The  Chevron sponsored Richmond Standard and its supposedly professional reporter, Mike Aldax, can not sink too low when reporting anything about the RPA.

In a piece titled  "Richmond's progressive police chief not progressive enough for RPA,"  Aldax tries to drive divisions in Richmond.  Aldax totally manufactures "the RPA's campaign against the police department"  and that the RPA has been "asking people to tell their tales of 'police terror."'
In fact nowhere has the RPA ever even suggested that there is  "police terror" in Richmond.  On the contrary, the RPA and its spokespeople have continually made it clear that we are proud of the police department, community policing policy, and Police Chief Magnus.

What we do say is that in the case of the death of  Pedie Perez, there is evidence that indicates that things were not right and that the community needs to hear this evidence and more about the case.  One of the rights --and duties-- in a democracy is for people to hold government accountable by demanding transparency and review of government actions.

One way we will keep the  community' s pride in the Richmond Police Department is through the alertness of citizens.  We sponsored an event to allow discussion and for the Perez family and other  Richmond residents to speak to the community.  As an organization, the RPA has made no judgment in the case except to call for more transparency and openness.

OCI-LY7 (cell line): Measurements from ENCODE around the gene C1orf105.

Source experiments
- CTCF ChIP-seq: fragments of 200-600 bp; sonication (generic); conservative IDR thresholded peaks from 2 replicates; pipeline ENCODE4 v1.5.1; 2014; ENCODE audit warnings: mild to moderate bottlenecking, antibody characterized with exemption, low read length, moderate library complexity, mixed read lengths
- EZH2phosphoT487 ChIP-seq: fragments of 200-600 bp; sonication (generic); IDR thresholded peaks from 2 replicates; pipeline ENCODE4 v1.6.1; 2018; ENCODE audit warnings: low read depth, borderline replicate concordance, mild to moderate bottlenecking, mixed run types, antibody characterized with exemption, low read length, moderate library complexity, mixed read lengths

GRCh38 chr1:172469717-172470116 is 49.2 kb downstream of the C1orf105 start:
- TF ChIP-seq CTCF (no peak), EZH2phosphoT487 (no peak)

Unfortunately, because of legal suits and  the Policemen's Bill of Rights written into the law, we are not likely to get the information we need from official sources. As with incidents in other cities, the only reason we now have some information that questions how the Pedie Perez death was handled is because we have independent video and witnesses.

Aldax had the RPA's position and could have quoted from it.  Aldax gave as one of his sources the announcement and RPA co-signed leaflet for the Perez forum.  Please check it out for yourself and note the respectful tone toward the Richmond Police. 

At the end of his article, Aldax claimed he requested but could not get comment from the RPA.   No RPA leader received such a request and no email was received at an RPA email addresses.  If Aldax were actually a reporter and not a paid Chevron hatchet man, he might have checked out the Pedie Perez information on the Oscar Grant Website and reported on that. (The correct website is  oscargrantcommittee.org  but it has recently been having difficulty.) The web site contains witness statements and videos. Some videos are can be seen on YouTube  There is also a video of portions of the Forum sponsored by the RPA, linked below:
 
                                                                                               --Mike Parker

As a recent LA Times article on the Richmond police force and its relationship with the community notes: "...[I]t is the combination of reforms --better training, community policing and new technologies-- that truly set Richmond apart and could prove a model for other departments large and small."  The RPA agrees.